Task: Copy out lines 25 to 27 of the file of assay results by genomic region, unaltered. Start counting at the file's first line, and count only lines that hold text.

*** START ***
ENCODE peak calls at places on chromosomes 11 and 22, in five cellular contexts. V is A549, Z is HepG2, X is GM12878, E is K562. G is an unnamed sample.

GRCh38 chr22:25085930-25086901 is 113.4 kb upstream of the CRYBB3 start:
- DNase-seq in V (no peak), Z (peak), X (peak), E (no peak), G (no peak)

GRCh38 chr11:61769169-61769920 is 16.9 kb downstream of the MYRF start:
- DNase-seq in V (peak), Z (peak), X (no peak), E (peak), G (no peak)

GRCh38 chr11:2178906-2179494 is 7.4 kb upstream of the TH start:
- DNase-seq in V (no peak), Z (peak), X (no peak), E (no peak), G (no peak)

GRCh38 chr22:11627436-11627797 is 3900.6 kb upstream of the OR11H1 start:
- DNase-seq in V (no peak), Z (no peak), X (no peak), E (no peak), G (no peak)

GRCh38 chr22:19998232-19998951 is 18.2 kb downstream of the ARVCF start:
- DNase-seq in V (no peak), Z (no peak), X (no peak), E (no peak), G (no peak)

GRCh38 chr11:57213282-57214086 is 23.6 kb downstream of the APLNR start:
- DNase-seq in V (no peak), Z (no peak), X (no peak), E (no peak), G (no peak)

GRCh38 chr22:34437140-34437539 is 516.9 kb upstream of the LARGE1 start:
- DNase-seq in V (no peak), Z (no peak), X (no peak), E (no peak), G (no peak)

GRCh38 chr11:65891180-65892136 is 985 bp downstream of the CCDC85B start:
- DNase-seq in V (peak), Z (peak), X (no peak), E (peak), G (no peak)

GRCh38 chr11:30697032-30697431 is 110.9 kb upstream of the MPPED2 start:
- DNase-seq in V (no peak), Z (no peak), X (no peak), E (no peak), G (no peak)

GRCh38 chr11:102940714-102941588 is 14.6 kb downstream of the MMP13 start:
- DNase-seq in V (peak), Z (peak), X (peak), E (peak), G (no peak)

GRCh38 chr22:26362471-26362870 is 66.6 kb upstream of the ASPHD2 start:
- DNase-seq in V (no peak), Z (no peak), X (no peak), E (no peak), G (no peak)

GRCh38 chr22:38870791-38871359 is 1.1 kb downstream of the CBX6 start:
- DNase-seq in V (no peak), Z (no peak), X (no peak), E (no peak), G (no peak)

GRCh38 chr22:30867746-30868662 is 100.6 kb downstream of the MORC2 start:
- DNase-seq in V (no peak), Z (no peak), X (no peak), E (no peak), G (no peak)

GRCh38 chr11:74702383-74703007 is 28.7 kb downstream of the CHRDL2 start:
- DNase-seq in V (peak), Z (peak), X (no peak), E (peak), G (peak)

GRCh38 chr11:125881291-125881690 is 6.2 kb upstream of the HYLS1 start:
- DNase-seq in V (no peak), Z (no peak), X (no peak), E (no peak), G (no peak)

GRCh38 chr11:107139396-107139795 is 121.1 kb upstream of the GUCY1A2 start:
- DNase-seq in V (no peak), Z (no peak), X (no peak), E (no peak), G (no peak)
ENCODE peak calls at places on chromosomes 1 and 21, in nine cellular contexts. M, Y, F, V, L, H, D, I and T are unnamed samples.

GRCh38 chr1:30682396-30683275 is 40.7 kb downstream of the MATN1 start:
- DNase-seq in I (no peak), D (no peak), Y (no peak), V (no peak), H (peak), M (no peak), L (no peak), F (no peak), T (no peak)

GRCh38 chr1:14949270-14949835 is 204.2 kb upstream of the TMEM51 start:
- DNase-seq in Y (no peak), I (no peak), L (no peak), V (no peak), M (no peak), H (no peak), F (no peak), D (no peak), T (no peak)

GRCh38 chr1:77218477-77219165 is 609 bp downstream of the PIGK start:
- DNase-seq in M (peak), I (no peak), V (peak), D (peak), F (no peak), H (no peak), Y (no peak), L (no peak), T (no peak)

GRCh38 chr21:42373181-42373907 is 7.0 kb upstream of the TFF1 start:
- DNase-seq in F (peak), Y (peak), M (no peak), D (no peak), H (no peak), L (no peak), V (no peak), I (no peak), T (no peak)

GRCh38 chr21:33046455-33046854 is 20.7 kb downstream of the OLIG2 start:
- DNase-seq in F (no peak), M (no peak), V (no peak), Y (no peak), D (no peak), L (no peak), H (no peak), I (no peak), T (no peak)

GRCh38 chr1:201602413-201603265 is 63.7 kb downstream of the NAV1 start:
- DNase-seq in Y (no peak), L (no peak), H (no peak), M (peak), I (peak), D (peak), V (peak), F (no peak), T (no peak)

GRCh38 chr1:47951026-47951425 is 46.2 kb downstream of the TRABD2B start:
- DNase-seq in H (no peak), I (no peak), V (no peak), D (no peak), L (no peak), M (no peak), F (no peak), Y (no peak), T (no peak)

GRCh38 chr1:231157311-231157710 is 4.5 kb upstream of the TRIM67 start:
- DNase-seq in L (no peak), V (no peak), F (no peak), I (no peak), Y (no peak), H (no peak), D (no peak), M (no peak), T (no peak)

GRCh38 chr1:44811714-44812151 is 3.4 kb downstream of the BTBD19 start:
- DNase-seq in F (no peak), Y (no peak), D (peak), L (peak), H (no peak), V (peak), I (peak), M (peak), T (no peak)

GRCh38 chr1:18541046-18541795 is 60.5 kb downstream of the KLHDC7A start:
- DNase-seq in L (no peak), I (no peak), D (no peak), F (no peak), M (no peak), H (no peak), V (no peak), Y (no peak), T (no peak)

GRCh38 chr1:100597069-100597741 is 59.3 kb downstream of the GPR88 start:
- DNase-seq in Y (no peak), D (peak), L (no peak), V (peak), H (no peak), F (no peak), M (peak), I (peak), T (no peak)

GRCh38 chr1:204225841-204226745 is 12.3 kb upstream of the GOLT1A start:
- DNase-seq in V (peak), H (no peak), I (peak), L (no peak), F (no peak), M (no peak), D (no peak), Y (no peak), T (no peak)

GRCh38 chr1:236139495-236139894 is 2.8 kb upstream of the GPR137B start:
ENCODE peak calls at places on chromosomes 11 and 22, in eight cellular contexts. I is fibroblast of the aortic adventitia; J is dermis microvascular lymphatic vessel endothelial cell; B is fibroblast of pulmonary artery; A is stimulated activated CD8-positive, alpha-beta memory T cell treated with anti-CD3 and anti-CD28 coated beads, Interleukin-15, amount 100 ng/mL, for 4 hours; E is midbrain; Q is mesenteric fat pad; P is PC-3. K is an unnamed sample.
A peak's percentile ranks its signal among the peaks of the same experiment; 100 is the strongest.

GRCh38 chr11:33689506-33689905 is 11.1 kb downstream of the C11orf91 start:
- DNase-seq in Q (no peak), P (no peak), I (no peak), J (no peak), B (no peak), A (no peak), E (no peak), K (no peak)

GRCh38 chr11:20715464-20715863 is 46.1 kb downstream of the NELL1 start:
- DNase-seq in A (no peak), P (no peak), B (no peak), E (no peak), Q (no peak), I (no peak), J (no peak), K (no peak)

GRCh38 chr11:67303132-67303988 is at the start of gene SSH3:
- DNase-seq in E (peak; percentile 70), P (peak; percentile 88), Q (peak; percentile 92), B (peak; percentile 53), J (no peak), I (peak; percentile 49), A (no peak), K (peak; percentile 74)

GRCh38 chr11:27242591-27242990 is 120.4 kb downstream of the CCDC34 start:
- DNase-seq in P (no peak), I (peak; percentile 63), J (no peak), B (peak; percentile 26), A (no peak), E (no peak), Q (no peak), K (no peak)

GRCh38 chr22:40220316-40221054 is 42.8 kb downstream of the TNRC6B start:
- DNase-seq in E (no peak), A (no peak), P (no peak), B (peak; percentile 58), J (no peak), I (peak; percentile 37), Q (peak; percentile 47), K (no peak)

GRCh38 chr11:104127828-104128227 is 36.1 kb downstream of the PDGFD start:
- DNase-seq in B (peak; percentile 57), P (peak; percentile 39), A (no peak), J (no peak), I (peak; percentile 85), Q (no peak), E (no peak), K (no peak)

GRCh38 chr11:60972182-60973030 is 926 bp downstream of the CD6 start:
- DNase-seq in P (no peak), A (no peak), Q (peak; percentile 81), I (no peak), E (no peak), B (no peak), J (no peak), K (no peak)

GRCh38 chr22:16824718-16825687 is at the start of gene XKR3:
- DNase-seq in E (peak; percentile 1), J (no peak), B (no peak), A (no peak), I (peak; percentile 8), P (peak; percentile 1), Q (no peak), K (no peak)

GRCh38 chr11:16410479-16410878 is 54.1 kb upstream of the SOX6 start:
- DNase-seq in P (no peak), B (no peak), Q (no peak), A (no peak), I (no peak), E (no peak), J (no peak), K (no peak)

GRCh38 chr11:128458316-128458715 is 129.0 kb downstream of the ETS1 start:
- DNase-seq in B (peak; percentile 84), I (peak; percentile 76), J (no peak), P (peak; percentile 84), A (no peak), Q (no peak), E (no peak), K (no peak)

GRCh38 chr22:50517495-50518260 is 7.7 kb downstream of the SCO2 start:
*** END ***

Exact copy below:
- DNase-seq in V (no peak), Z (no peak), X (no peak), E (no peak), G (no peak)

GRCh38 chr22:30867746-30868662 is 100.6 kb downstream of the MORC2 start:
- DNase-seq in V (no peak), Z (no peak), X (no peak), E (no peak), G (no peak)